Which is why Mary – busier than ever since her supposed retirement from RTÉ – is presenting a new television series called Moving West, focusing on those individuals and families who have, as the title, suggests, relocated to the West.

One of the programmes comes from Galway, where Mary met with Stewart Forrest, who relocated with his family from South Africa to Oughterard, and Carol Ho, a Hong Kong native who has also settled in Galway.

The TG4 series also stops off in Sligo, Mayo, Kerry, Clare, Roscommon and Leitrim.

Read the full story in this week’s Connacht Tribune, on sale in shops now. Or you can download our digital edition from

Continue Reading

Connacht Tribune

Community’s tribute to one of their own – saving final cut of turf after his passing

Dave O'Connell



Well saved...members of St Brendan's GAA Club honour their departed stalwart, John Geraghty, after a record-breaking evening saving his turf.

A local community responded in force to the death of one of their own – a man who had given so much of his life for the good of the parish – by paying one last practical tribute to him last week.

They lifted and footed his turf.

John Geraghty – or Gero as he was known – lived for Gaelic football and he’d filled every role imaginable with the St Brendan’s GAA Club since he came to live in Newbridge in 1983.

He’d cut the turf before he died last Tuesday week, but there it lay, until his old GAA friends organised a bunch of guys – made up of the football team, friends and neighbours – to meet in the bog last Wednesday evening to lift and foot/clamp John’s turf.

“Upwards of 50 fellas from the community showed up,” said St Brendan’s chairman Gerry Kilcommins.

Which was just as well, because, as Gerry acknowledged, John – himself a two-time chairman of the club in the past – had a lot of turf cut!

“It took up an area around three-quarters of the size of a standard football pitch,” he said.

Not that this proved a problem, given the enthusiasm with which they rolled up their sleeves for their old friend.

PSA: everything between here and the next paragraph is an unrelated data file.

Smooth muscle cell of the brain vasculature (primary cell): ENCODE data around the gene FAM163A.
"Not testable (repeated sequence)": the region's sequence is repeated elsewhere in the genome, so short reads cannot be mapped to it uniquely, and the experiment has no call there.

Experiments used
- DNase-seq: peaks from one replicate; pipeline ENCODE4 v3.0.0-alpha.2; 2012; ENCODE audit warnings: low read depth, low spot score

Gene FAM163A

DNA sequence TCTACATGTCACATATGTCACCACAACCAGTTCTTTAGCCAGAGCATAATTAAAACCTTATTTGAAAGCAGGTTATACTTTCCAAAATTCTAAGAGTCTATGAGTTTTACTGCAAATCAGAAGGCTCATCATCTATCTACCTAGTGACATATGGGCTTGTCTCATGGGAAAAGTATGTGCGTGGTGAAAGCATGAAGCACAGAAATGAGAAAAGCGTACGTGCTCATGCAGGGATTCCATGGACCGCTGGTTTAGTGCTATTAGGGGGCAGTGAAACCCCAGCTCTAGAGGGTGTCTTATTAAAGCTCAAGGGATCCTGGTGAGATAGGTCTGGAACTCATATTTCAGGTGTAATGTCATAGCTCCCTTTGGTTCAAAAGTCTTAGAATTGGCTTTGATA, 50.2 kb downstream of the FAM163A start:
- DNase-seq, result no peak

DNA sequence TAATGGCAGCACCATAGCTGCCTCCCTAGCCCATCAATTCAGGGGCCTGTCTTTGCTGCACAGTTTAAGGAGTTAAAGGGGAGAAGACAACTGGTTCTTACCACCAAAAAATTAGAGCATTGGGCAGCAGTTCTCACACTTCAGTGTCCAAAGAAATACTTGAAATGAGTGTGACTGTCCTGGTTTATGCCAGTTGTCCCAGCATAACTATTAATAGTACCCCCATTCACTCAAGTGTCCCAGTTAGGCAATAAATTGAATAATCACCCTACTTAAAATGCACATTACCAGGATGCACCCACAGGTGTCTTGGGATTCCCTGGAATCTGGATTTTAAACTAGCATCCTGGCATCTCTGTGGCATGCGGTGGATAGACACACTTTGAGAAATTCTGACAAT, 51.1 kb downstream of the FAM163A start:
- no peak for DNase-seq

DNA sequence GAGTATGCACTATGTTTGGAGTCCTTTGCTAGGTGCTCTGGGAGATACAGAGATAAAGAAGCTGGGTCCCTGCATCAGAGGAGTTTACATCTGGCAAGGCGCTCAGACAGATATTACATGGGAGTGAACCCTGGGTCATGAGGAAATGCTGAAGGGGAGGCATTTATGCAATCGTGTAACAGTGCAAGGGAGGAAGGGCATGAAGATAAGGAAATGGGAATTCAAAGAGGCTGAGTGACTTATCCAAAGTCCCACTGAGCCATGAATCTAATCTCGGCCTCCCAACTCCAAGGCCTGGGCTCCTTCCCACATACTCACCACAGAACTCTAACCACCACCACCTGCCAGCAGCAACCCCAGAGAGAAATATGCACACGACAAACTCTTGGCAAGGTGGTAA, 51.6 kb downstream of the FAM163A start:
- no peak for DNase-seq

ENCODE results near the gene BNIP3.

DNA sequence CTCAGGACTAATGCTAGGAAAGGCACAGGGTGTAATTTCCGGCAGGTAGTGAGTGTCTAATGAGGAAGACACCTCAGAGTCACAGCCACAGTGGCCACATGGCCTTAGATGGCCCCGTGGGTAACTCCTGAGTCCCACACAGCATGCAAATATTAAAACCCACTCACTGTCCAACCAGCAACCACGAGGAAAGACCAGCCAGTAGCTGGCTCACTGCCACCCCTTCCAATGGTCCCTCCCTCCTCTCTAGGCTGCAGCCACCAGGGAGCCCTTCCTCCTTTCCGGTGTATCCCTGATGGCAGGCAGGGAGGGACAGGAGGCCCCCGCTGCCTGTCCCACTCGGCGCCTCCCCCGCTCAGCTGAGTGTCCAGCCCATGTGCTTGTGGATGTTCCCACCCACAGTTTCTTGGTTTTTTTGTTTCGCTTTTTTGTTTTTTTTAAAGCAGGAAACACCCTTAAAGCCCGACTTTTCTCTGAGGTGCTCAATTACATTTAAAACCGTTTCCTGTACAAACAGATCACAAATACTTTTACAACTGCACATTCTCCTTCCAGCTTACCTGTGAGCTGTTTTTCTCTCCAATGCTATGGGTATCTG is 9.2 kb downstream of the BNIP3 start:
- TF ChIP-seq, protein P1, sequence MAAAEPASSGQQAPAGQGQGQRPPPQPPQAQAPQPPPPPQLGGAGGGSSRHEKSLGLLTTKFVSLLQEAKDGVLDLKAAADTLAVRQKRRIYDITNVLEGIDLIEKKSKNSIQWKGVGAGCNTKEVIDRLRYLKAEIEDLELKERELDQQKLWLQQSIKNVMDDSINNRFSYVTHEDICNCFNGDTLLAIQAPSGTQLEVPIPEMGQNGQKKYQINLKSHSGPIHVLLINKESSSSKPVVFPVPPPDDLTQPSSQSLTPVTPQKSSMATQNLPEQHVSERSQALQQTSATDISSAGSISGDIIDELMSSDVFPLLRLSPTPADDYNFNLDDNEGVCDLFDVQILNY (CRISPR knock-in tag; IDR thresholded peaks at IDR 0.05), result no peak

They started at 7.30pm and had it done at 7.55pm – that’s just 25 minutes from start to finish.

Read the full, heartwarming story – and the St Brendan’s GAA Club appreciation for John Geraghty – in this week’s Connacht Tribune, on sale in shops now. Or you can download our digital edition from

Continue Reading

Connacht Tribune

Liver donor dad would do it all again in a heartbeat

Denise McNamara



Daddy’s girl…Sadhbh Browne with her very special message on organ donations. Photo: Joe O’Shaughnessy.

It is nearly two years since Paddy Browne gave his daughter Sadhbh part of his liver to save her life. And just ahead of Father’s Day, he reflects on how he would do it all over again in a heartbeat, without a single moment’s hesitation.

After an initial testing time in the first six weeks when they beat a path to the intensive care unit after the operation in St King’s Hospital in London, Sadhbh has never looked back.

“She’s thrived and thrived and thrived. She skips out to school every day. She loves the normal fun and devilment in the yard. She’s now six and started football with Mountbellew Moylough GAA, she loves baking, she’s a voracious reader – she’ll read the whole time out loud while we drive up to Crumlin [Children’s Hospital].”

But it could have all been so different.

Sadhbh from Mountbellew was diagnosed with Biliary Atresia shortly after she was born. She quickly underwent major surgery to drain bile from her liver. It worked well until she reached three years old when an infection caused severe liver damage and she was placed on the liver transplant list.

She was on a long list of medication to manage the consequences of advanced liver disease. While she lived a full life, she would tire very easily.

Paddy was undergoing the rigorous process to be accepted as a living donor when one of the tests ruled him unsuitable. His brother Michael stepped forward and was deemed a good match.

Then, further tests revealed that Paddy was in fact eligible for the operation and the previous result disregarded as a false positive.

Read the full, uplifting story in this week’s Connacht Tribune, on sale in shops now. Or you can download our digital edition from

Organ Donor Cards can be obtained by phoning the Irish Kidney Association on 01 6205306 or Free text the word DONOR to 50050. You can also visit the website or download a free ‘digital organ donor card’ APP to your phone.

Continue Reading

Local Ads

Local Ads